Paramount has a juicier release in the Blu-ray of Roman Polanski’s Chinatown (1974), out in April. The gifted Polish-born chronicler of barely submerged menace had already made a name for himself at the studio with his first Hollywood film—the 1968 chiller Rosemary’s Baby—and with Robert Towne’s layered, witty, and historically trenchant screenplay found another outlet for his brand of morally queasy suspense. Polanski noir-ishly evoked a 1930s Los Angeles where a smart-ass private eye (Jack Nicholson) with a nose for investigating corruption comes to realize he’s hardly a match for the machinations of the city’s rich and powerful. And since the early ’70s were a fertile period for world-weary paranoia in cinema, the corrosive punch of Polanski’s vision—wherein the search for truth is both eye-opening and dooming—fit in perfectly with other bone-chilling Paramount suspensers of the era such as Francis Ford Coppola’s The Conversation and Alan J. Pakula’s The Parallax View (both 1974). These were films built on the visual weight posed by a single individual surrounded by large, empty spaces, or who is sharing a scene with another character but feeling bewildered and alone.
Tod Browning on Dracula (1931)
Wings and Chinatown are standouts in Paramount’s plans this year, but for the celebration of its storied past, cinephiles would have welcomed other studio-defining work such as Josef von Sternberg’s baroquely fascinating, erotically charged Marlene Dietrich vehicles such as Morocco (1930) or The Scarlet Empress (1934); or urbane maestro Ernst Lubitsch’s sophisticated sex comedies Trouble in Paradise and One Hour with You (both 1932). The great Leo McCarey made some of his finest films for Paramount in the ’30s, from Duck Soup (1933, the Marx Brothers’ purest expression of lunacy), to the enchanting Charles Laughton comedy Ruggles of Red Gap (1935), and the emotionally devastating tale of society’s neglect of the aged, Make Way for Tomorrow (1937). But to find these titles, not to mention the inventive Preston Sturges’ screwball classics from Paramount’s 1940s roster, you’ll have to look for the DVDs or Blu-rays released by Universal or the Criterion Collection.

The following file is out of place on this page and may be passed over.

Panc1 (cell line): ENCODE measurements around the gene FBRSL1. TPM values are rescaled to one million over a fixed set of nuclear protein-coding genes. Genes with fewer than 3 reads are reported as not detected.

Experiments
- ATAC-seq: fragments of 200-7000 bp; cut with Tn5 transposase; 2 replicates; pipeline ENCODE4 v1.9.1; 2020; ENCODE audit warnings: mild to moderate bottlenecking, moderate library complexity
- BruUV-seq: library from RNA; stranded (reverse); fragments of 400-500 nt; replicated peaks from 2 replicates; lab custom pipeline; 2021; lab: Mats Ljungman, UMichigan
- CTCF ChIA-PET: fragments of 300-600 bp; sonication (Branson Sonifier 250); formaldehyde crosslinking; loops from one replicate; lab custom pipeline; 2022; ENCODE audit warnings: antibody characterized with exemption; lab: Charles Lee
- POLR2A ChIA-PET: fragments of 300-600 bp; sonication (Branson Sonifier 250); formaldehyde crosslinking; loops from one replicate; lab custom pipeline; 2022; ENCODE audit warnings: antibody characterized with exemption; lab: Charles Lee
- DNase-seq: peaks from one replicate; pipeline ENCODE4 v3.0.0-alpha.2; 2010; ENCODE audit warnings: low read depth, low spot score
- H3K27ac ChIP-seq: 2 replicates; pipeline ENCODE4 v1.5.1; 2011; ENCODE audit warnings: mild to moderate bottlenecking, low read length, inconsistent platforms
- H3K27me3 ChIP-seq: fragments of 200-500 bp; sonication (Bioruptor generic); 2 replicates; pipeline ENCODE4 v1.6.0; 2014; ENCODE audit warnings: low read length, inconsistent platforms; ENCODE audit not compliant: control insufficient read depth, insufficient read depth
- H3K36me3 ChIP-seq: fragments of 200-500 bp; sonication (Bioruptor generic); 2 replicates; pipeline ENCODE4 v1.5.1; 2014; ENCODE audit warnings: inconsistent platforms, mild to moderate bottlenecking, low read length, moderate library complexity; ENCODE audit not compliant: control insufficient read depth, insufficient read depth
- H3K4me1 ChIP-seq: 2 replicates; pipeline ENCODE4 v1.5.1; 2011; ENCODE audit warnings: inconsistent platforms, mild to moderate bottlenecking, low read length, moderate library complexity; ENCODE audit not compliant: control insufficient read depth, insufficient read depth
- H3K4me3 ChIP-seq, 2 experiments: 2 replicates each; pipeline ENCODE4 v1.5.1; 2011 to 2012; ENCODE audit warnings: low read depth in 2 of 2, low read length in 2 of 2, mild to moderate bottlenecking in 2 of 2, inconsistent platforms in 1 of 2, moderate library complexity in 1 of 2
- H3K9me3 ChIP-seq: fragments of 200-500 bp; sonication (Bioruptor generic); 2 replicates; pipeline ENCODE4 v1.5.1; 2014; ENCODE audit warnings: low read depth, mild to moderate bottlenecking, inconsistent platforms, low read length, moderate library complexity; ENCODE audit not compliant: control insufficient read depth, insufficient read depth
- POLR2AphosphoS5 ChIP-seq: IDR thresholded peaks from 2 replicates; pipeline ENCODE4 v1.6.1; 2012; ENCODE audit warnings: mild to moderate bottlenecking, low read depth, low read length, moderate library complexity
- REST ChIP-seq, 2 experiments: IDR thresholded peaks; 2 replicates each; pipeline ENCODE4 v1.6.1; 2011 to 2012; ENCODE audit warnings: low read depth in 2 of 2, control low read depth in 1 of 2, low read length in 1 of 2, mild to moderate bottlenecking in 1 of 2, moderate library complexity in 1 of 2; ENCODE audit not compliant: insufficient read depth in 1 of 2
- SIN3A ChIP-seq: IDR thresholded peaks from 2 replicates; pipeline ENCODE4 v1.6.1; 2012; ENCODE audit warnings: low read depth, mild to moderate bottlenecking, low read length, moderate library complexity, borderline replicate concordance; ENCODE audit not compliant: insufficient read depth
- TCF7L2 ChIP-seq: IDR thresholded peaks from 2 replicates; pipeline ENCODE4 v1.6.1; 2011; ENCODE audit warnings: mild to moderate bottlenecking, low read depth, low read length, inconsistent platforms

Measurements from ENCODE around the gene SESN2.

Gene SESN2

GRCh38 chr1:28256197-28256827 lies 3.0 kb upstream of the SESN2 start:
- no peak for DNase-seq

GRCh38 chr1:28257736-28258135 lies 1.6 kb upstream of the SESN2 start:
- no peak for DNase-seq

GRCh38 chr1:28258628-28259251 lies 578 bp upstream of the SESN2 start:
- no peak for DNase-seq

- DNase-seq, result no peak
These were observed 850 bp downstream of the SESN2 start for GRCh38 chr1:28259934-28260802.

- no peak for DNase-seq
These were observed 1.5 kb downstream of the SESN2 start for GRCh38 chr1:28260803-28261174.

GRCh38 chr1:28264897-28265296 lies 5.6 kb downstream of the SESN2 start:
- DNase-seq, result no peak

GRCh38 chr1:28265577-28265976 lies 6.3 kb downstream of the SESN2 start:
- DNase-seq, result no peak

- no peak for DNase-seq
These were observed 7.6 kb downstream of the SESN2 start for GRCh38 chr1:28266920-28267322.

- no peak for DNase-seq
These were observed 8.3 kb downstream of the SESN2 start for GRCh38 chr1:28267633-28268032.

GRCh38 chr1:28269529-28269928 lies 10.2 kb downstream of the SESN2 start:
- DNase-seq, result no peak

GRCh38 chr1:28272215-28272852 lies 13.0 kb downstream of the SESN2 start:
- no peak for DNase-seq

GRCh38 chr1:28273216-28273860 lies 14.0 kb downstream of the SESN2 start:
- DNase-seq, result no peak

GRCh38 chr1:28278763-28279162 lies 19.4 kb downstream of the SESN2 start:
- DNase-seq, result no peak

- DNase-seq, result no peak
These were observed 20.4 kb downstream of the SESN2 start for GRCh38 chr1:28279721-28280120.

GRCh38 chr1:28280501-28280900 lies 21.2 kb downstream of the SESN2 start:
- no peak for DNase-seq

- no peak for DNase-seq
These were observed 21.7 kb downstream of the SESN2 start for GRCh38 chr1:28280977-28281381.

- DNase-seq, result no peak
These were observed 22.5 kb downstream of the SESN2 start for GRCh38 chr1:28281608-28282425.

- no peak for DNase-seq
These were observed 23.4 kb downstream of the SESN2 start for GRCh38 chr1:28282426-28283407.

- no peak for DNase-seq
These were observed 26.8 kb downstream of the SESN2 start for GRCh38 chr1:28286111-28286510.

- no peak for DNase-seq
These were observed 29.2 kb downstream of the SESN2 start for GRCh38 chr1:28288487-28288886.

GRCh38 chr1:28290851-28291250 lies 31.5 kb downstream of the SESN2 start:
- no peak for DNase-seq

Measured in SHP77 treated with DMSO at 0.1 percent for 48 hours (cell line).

For its first 50 years, Universal was primarily a mini-major dependent on serials and genre pictures—cranking out Deanna Durbin musicals and Abbott & Costello comedies alongside its monster and sci-fi flicks. But its successful series of richly envisioned melodramas directed by Douglas Sirk and produced by Ross Hunter in the 1950s could have easily been included in its classics-friendly anniversary slate for 2012. Dismissed initially as dewy soapers by critics of the day, box office smashes such as Magnificent Obsession (1954) and All That Heaven Allows (1955) have re-emerged in the decades since as skillful examples of how a smart, technically astute director with an ironist’s eye can subvert surface storytelling through composition, color, music, and mise-en-scéne. Sirk, whose great theme was the way American society imprisons souls as much as it frees them, now stands as the epitome of a studio director giving audiences and the higher-ups what they wanted—beautiful people acting out tortured romances—yet pleasing his artistic vision with aesthetic choices that enhanced some ideas and subtly underscored others.
Though the business of Hollywood studios is vastly different now, the history of Universal and Paramount is replete with brilliant directors plying their craft, which is why their centennials are a fitting time to celebrate those filmmakers, both in the officially restored Blu-ray releases and the broader roster of directors who helped give these two studios their identity.